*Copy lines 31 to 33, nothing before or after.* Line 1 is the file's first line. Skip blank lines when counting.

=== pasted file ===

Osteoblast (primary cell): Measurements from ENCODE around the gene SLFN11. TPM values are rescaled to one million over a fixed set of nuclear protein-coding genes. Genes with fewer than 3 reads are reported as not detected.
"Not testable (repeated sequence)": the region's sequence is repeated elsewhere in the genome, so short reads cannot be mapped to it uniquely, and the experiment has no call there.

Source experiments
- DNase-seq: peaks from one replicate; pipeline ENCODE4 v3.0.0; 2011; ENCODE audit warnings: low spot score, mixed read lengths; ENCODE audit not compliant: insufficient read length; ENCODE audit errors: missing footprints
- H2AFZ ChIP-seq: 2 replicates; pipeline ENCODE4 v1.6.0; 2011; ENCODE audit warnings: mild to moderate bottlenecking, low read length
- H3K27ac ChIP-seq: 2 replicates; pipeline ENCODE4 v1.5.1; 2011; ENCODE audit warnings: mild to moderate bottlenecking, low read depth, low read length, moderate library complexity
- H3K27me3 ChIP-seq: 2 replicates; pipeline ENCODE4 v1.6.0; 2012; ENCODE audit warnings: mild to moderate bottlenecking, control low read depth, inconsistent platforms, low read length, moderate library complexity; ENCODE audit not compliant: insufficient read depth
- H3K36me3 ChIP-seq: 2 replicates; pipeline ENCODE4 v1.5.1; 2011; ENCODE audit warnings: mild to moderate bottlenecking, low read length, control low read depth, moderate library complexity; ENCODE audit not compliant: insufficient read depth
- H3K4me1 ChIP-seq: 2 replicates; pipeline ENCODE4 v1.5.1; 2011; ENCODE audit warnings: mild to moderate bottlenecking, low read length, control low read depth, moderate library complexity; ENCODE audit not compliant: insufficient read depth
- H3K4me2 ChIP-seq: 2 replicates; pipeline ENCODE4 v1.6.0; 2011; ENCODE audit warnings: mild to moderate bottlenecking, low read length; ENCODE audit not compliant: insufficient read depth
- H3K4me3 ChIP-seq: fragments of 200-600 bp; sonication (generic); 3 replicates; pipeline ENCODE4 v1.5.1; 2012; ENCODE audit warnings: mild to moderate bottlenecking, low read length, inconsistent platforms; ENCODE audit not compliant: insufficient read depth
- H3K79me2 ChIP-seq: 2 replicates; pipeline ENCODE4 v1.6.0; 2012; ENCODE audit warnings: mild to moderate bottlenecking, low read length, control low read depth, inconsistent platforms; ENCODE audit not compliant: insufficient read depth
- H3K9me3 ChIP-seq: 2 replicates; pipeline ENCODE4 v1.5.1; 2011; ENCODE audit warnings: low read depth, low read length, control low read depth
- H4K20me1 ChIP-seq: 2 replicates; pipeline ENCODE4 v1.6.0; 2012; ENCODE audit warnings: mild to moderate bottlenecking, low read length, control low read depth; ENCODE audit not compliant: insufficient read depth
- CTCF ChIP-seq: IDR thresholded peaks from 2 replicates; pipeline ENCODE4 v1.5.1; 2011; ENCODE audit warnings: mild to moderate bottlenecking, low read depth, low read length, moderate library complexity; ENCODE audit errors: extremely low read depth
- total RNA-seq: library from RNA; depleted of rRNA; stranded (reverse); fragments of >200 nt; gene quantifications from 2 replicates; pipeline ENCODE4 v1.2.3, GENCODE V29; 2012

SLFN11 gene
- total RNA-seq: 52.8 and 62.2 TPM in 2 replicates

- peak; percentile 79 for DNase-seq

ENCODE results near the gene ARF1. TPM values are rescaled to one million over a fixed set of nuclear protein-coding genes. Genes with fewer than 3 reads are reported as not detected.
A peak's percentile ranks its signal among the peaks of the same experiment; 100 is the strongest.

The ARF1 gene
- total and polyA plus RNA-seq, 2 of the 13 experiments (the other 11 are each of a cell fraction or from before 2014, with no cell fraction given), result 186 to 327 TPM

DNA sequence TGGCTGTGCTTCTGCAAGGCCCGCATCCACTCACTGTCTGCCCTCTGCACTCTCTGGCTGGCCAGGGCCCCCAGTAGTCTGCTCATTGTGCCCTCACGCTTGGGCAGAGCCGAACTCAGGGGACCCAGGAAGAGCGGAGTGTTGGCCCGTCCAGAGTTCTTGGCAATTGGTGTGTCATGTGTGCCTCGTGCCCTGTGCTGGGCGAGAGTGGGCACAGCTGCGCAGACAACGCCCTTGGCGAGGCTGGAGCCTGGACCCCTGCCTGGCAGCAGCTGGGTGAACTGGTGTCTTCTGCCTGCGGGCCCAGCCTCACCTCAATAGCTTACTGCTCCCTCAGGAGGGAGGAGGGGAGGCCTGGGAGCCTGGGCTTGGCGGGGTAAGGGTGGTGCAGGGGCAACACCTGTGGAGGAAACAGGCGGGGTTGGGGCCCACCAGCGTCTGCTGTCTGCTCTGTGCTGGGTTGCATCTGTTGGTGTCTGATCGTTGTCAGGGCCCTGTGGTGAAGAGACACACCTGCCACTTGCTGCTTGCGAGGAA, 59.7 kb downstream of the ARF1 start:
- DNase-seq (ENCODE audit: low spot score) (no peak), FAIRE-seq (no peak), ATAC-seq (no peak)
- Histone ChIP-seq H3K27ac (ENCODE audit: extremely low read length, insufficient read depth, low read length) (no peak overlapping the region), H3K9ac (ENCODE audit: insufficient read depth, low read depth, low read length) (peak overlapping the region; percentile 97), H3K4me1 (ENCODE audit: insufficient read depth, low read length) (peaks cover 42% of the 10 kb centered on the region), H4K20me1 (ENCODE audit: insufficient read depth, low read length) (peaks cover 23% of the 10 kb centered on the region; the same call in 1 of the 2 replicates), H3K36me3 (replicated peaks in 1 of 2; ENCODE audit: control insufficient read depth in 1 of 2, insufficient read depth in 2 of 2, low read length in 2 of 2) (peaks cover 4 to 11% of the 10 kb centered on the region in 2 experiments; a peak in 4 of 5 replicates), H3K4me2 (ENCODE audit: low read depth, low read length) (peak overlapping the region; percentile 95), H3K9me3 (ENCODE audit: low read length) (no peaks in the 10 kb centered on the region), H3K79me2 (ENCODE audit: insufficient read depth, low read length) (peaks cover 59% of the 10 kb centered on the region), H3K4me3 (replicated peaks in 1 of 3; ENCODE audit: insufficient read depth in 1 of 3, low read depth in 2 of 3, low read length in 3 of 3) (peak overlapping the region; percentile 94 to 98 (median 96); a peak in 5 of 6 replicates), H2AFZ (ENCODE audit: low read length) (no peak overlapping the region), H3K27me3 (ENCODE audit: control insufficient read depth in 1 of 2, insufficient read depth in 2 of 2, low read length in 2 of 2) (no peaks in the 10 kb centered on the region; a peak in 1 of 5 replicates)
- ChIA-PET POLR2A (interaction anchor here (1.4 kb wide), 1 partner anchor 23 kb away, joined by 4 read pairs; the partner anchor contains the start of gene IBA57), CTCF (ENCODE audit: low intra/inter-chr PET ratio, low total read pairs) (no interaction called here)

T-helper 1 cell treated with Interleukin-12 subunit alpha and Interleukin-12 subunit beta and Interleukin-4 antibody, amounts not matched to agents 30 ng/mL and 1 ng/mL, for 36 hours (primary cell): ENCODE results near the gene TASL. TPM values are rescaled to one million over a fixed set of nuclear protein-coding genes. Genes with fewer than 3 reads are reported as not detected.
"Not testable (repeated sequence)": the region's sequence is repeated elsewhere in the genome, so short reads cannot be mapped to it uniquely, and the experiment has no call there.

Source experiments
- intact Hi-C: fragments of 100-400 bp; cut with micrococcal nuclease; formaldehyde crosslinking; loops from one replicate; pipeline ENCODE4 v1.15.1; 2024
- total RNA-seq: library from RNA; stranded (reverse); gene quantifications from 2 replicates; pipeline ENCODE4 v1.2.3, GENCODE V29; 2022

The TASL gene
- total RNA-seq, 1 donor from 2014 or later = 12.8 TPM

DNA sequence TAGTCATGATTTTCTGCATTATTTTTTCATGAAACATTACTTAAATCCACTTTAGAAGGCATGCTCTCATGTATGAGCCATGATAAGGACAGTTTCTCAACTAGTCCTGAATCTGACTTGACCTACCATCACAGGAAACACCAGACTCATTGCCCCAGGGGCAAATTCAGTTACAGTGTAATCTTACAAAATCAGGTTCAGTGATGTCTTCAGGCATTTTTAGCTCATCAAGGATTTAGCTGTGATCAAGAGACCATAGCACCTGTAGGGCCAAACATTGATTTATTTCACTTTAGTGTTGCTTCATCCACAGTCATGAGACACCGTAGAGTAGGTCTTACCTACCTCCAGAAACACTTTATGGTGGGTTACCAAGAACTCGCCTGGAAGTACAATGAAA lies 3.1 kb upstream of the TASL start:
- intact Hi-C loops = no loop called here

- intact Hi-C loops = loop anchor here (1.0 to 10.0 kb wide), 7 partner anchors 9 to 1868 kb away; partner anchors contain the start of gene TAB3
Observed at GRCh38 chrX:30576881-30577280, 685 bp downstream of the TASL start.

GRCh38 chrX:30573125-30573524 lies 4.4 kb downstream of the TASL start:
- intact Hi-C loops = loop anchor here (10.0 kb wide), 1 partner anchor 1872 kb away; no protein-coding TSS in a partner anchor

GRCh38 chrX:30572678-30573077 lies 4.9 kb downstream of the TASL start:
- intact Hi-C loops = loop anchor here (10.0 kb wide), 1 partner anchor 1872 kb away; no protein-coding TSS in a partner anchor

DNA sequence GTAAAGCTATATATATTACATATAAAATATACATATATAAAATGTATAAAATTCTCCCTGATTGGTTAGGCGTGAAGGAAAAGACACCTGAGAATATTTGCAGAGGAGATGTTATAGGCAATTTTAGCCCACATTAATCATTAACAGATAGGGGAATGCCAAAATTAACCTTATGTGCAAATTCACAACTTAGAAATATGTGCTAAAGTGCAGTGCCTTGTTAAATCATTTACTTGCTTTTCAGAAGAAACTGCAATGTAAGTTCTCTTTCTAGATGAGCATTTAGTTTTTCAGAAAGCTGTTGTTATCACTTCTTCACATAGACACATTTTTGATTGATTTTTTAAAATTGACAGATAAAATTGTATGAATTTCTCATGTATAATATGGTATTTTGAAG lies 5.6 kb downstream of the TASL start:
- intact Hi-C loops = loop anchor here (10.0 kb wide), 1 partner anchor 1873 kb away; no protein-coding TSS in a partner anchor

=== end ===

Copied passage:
- intact Hi-C: fragments of 100-400 bp; cut with micrococcal nuclease; formaldehyde crosslinking; loops from one replicate; pipeline ENCODE4 v1.15.1; 2024
- total RNA-seq: library from RNA; stranded (reverse); gene quantifications from 2 replicates; pipeline ENCODE4 v1.2.3, GENCODE V29; 2022

The TASL gene